Friday, September 26, 2008

Air Traffic Overload

Think there are a lot of planes whizzing over your house these days? Wondering where they are all going? Fretful that you don't understand how they don't all crash into each other?

This video shows a time-lapse view, superimposed on a map of the globe, of all flights taking place around the world over a 24 hour period. Amazing stuff. (Better quality version here.)

The US is literally blanketed with light during daylight hours, as too is Europe, and the transatlantic corridor is just a solid band of yellow.

The tonnage of CO2 being generated; the number of people aloft at any given moment; the sheer economics involved in this collective industry, all must be staggering.

I caught a few minutes of a BBC America program on the inexorable rise of air travel. A reporter was in line to catch a low-cost flight in Bangalore for a journey of less than an hour. He asked the man in front of him what the base price was of his ticket, excluding any taxes or baggage check costs. "6 rupees" was the answer for a seat on this Indian version of Ryan Air.

Sure, with high load factors then air travel can be a quite fuel efficient way of moving people around, but there's a downside with all this and that's the tendency for new, low cost routes to generate additional travel that would otherwise not have happened.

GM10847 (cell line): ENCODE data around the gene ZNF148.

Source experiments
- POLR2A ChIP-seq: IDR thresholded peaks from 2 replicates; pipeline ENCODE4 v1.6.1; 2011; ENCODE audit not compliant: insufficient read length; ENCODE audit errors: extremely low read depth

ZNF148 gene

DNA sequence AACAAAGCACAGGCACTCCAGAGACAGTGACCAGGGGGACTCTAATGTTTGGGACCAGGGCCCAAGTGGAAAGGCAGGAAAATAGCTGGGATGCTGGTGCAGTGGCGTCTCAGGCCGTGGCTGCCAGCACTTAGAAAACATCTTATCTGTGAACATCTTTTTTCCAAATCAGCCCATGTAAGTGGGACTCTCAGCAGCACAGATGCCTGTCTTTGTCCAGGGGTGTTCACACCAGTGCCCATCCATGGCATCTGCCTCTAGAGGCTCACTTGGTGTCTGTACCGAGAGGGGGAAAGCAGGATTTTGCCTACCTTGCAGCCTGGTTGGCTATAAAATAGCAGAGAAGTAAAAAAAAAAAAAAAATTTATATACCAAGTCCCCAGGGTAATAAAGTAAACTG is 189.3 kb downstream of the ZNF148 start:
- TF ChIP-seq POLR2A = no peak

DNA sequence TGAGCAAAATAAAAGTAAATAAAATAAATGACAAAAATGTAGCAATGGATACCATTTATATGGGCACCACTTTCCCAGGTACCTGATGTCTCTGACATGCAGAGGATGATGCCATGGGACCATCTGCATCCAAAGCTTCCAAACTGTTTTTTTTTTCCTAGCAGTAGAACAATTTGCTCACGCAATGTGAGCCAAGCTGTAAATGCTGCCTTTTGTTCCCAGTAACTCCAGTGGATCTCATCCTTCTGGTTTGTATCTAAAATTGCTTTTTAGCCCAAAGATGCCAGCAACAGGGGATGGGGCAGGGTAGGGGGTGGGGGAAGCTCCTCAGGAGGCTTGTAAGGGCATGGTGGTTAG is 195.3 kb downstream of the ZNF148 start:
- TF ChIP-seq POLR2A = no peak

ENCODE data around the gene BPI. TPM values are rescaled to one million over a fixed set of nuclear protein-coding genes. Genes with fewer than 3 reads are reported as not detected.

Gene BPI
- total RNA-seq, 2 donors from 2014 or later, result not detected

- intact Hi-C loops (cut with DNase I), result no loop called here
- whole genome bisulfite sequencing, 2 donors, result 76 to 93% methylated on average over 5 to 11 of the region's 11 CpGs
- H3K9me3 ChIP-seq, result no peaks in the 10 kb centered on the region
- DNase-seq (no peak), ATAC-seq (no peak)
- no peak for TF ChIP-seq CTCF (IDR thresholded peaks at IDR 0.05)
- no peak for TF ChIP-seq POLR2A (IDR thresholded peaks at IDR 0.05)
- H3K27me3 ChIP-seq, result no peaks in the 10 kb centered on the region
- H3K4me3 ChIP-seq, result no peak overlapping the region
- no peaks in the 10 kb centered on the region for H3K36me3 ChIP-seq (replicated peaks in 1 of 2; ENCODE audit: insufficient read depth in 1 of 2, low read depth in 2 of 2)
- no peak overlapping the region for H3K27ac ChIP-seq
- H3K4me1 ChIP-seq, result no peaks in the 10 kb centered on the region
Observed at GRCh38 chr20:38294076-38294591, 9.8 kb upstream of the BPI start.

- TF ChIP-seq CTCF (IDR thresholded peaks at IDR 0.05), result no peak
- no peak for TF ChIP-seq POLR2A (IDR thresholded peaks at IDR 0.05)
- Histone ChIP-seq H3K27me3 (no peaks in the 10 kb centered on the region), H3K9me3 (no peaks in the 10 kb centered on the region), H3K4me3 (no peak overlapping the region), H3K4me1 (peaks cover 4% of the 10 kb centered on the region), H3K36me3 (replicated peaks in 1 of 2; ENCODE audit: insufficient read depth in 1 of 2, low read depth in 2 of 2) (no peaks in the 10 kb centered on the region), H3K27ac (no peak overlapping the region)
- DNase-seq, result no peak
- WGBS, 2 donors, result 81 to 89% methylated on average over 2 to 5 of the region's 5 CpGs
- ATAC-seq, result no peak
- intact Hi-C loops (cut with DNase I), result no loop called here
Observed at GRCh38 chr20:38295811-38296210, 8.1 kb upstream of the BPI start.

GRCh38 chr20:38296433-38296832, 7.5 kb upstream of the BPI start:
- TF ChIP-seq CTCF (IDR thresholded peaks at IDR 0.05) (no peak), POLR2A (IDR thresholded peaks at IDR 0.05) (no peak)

No answers from me, and no particular axe to grind other than to wonder about the accelerative effect this must have on global warning given that it dumps all that CO2 right into the upper atmosphere where it has the maximum negative effect. Makes you think though. Just as cell phones are fast overtaking land-lines as the principal means of personal communication in the developing world, will air travel render train or cars redundant for non-local personal travel in India, China, Russia, South America and elsewhere?

In India, the demand for easier travel outside of the big cities is far outweighing the ability of government to build the necessary infrastructure to support it. Even in Bangalore they have taken nigh on 20 years to build a new airport. However, it's worth noting that even though this new facility is now open, they have yet to build a road out there to meet it .....

The era of mass aviation or even personal aviation - flying cars and all - may have only just begun.

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